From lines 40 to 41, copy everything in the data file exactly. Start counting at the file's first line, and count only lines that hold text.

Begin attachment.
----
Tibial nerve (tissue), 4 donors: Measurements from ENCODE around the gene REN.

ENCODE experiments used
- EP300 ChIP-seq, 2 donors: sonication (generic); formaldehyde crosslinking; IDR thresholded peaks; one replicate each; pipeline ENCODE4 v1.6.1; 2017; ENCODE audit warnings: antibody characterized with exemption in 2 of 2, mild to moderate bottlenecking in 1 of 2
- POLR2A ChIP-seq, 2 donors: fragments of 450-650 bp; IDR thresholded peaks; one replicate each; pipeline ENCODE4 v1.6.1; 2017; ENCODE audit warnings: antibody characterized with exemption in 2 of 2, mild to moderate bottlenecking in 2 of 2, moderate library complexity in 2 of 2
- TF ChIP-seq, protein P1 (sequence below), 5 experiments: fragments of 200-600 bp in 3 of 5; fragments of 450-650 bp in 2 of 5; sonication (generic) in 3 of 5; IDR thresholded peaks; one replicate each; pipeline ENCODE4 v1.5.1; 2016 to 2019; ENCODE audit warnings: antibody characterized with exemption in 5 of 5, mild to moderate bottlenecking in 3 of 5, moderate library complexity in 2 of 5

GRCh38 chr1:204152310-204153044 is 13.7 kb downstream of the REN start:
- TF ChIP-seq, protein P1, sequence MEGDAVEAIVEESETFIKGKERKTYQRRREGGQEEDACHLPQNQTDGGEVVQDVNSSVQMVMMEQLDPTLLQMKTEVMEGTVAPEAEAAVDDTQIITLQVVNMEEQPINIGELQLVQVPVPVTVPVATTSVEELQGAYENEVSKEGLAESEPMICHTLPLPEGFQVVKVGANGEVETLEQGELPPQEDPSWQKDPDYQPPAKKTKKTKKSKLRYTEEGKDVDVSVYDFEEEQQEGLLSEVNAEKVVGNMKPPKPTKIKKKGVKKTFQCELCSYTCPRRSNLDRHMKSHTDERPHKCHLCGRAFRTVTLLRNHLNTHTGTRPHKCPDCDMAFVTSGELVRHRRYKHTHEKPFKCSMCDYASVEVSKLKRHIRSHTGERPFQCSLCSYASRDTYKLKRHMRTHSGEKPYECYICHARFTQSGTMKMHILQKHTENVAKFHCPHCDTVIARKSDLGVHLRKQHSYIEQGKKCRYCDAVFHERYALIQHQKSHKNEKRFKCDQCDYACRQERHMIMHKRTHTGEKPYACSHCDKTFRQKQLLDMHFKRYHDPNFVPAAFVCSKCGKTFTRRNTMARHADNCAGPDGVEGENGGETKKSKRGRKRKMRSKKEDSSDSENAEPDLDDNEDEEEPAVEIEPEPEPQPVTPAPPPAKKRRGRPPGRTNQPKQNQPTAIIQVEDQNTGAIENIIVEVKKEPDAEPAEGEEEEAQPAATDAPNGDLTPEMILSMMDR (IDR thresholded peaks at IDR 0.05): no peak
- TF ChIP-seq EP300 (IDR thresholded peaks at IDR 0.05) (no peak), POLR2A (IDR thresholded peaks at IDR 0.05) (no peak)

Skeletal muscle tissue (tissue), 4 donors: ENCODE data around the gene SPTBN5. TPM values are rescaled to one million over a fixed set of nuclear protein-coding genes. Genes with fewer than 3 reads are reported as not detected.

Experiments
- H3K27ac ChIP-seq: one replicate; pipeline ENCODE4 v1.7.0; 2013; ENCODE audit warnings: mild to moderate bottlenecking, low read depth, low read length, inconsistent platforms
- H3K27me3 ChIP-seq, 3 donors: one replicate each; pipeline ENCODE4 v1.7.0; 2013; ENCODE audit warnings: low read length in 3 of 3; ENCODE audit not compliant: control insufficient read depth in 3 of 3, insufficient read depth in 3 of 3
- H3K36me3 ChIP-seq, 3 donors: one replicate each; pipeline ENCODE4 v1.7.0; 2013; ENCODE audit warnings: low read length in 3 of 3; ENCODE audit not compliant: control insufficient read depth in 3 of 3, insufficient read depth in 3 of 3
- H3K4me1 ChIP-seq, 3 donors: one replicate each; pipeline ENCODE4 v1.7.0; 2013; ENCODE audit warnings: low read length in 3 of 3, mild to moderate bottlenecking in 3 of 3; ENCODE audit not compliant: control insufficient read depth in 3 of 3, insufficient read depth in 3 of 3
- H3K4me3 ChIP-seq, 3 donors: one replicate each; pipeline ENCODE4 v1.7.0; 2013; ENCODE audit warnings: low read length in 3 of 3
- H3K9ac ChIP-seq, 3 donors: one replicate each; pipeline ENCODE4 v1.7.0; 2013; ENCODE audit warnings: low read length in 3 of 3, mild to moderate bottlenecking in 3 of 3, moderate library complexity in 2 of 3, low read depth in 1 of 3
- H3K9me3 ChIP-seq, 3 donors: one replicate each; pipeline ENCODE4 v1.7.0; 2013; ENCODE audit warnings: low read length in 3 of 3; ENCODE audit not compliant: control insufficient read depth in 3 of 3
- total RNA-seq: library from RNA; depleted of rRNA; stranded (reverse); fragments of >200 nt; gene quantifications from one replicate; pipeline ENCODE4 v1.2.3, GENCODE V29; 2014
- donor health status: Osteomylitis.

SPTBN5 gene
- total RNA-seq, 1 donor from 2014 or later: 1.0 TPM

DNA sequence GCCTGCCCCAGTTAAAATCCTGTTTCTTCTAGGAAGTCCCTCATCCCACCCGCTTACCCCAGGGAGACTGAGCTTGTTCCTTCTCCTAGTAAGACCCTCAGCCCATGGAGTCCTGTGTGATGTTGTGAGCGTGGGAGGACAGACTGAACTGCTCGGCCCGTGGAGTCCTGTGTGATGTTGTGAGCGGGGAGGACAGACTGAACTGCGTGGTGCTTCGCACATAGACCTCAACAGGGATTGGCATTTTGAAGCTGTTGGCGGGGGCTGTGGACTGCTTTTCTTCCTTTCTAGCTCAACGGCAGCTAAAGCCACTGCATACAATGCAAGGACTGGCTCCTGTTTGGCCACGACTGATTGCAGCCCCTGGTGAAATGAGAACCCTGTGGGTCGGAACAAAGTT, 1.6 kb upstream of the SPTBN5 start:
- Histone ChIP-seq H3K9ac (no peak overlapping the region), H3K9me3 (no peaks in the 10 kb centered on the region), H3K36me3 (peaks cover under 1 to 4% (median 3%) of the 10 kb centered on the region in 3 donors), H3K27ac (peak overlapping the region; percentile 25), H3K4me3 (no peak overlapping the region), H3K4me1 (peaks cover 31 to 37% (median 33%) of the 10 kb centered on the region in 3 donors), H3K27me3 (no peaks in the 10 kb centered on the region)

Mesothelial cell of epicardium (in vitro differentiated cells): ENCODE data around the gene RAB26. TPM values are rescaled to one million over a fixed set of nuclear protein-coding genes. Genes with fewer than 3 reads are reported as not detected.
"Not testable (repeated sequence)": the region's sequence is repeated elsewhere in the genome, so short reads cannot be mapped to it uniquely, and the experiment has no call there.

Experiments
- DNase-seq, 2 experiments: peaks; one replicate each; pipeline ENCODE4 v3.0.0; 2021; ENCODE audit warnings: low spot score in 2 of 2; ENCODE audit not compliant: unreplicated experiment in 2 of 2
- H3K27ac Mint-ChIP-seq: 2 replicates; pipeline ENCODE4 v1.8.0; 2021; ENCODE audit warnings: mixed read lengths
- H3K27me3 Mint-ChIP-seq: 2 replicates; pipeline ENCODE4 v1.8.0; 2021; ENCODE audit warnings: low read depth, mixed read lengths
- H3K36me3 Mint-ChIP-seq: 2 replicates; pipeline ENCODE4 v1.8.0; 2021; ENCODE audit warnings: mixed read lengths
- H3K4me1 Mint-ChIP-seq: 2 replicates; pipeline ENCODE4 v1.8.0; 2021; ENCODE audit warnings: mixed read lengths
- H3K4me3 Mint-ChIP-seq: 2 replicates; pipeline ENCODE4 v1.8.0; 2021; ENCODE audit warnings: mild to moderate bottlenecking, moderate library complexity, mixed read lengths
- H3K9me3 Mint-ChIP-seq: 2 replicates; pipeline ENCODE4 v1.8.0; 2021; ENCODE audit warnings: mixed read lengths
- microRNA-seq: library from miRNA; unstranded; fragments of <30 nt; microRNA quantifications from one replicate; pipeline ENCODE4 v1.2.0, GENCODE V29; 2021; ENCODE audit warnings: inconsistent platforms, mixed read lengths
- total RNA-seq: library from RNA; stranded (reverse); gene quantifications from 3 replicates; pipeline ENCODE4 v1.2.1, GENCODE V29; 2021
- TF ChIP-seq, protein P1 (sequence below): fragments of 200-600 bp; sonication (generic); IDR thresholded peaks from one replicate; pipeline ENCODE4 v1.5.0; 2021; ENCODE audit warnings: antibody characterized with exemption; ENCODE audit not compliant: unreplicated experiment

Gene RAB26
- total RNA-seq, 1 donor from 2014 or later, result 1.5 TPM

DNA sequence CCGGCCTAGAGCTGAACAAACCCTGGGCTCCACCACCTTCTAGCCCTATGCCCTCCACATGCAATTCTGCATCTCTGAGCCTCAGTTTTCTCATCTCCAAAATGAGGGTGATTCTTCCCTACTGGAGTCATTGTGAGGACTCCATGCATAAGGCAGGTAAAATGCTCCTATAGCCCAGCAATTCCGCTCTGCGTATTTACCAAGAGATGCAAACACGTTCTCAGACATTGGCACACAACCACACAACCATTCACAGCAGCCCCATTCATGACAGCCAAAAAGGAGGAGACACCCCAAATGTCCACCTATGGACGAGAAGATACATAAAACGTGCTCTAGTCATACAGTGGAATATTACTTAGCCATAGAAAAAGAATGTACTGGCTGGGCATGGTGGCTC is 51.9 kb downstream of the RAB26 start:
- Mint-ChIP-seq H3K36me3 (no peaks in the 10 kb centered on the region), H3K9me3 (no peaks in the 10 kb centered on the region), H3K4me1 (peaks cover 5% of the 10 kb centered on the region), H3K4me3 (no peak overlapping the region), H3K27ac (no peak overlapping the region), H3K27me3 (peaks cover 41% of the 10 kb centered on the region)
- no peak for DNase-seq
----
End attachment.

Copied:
- Mint-ChIP-seq H3K36me3 (no peaks in the 10 kb centered on the region), H3K9me3 (no peaks in the 10 kb centered on the region), H3K4me1 (peaks cover 5% of the 10 kb centered on the region), H3K4me3 (no peak overlapping the region), H3K27ac (no peak overlapping the region), H3K27me3 (peaks cover 41% of the 10 kb centered on the region)
- no peak for DNase-seq